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Assessment of intermediate coronary lesions by fractional flow reserve and quantitative flow ratio in patients with small-vessel disease


Erbay, Aslihan; Steiner, Julia; Lauten, Alexander; Landmesser, Ulf; Leistner, David M; Stähli, Barbara E (2019). Assessment of intermediate coronary lesions by fractional flow reserve and quantitative flow ratio in patients with small-vessel disease. Catheterization and Cardiovascular Interventions:Epub ahead of print.

Abstract

BACKGROUND

Quantitative flow ratio (QFR) has recently been introduced as a novel, less-invasive, adenosine-free measure for functional coronary lesion assessment. Whether reference vessel dimensions affect functional lesion assessment is uncertain.

METHODS

A total of 436 patients with 516 interrogated coronary vessels by means of FFR were included in the study. Patients were dichotomized according to the median reference vessel diameter (group 1: ≤2.8 mm and group 2: >2.8 mm). QFR analyses were performed offline at the institution's core laboratories.

RESULTS

Reference vessel diameter was 2.5 [2.3-2.7] mm in group 1 and 3.3 [3.0-3.6] mm in group 2. Diameter stenosis (41.4 [36.4-47.6] % vs. 41.4 [36.4-45.7] %, p = .20) did not differ among groups. Median FFR values were lower in group 1 (0.87 [0.81-0.92]) as compared with group 2 (0.89 [0.84-0.93], p = .001). Consistently, QFR values were lower in group 1 (0.88 [0.82-0.92]) than in group 2 (0.91 [0.85-0.94], p = .001). The proportions of functionally significant coronary lesions as defined by FFR ≤0.80 were 24.1% and 14.2% in groups 1 and 2 (p = .005), and as defined by cQFR ≤0.80 20.4% and 11.8% (p = 0.009), respectively. In ROC analysis for an FFR ≤.80, the AUC was 0.89 (95% CI 0.85-0.93, p < .001) in group 1 and 0.81 (95% CI 0.76-0.86, p < .001) in group 2.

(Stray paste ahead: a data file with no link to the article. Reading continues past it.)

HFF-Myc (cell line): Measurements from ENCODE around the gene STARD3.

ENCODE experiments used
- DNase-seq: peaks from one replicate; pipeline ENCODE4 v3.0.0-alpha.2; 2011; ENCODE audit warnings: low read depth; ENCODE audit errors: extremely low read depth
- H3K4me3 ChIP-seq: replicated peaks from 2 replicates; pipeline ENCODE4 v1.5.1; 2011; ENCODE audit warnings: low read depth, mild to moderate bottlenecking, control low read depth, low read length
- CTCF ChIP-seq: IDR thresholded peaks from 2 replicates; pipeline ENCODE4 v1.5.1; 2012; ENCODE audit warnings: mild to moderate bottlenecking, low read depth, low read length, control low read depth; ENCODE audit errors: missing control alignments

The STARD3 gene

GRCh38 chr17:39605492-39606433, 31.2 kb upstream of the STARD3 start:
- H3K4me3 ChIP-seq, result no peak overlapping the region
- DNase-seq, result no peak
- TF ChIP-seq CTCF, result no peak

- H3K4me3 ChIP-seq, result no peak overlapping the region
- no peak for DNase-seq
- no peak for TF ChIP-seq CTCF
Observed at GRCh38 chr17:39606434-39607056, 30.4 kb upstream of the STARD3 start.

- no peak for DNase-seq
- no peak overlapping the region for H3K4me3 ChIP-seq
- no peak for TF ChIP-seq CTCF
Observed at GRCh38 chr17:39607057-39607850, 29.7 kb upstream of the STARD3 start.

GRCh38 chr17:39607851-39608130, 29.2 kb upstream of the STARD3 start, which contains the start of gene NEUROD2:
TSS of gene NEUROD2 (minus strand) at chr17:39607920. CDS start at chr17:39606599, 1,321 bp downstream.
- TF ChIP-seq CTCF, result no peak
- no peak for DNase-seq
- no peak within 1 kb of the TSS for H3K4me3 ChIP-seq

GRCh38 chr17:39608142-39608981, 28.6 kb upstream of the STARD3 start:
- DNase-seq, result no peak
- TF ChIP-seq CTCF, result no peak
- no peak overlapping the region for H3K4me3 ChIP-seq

CONCLUSIONS

These results suggest that QFR measurements are accurate irrespective of the reference vessel diameter. Future studies are needed to elucidate the higher percentage of functionally significant lesions observed in small vessels despite a similar angiographic lesion severity.

Abstract

BACKGROUND

Quantitative flow ratio (QFR) has recently been introduced as a novel, less-invasive, adenosine-free measure for functional coronary lesion assessment. Whether reference vessel dimensions affect functional lesion assessment is uncertain.

METHODS

A total of 436 patients with 516 interrogated coronary vessels by means of FFR were included in the study. Patients were dichotomized according to the median reference vessel diameter (group 1: ≤2.8 mm and group 2: >2.8 mm). QFR analyses were performed offline at the institution's core laboratories.

RESULTS

Reference vessel diameter was 2.5 [2.3-2.7] mm in group 1 and 3.3 [3.0-3.6] mm in group 2. Diameter stenosis (41.4 [36.4-47.6] % vs. 41.4 [36.4-45.7] %, p = .20) did not differ among groups. Median FFR values were lower in group 1 (0.87 [0.81-0.92]) as compared with group 2 (0.89 [0.84-0.93], p = .001). Consistently, QFR values were lower in group 1 (0.88 [0.82-0.92]) than in group 2 (0.91 [0.85-0.94], p = .001). The proportions of functionally significant coronary lesions as defined by FFR ≤0.80 were 24.1% and 14.2% in groups 1 and 2 (p = .005), and as defined by cQFR ≤0.80 20.4% and 11.8% (p = 0.009), respectively. In ROC analysis for an FFR ≤.80, the AUC was 0.89 (95% CI 0.85-0.93, p < .001) in group 1 and 0.81 (95% CI 0.76-0.86, p < .001) in group 2.

CONCLUSIONS

These results suggest that QFR measurements are accurate irrespective of the reference vessel diameter. Future studies are needed to elucidate the higher percentage of functionally significant lesions observed in small vessels despite a similar angiographic lesion severity.

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Additional indexing

Item Type:Journal Article, refereed, original work
Communities & Collections:04 Faculty of Medicine > University Hospital Zurich > Clinic for Cardiology
Dewey Decimal Classification:610 Medicine & health
Language:English
Date:21 October 2019
Deposited On:18 Feb 2020 09:32
Last Modified:18 Feb 2020 09:47
Publisher:Wiley-Blackwell Publishing, Inc.
ISSN:1522-1946
OA Status:Closed
Publisher DOI:https://doi.org/10.1002/ccd.28531
PubMed ID:31631499

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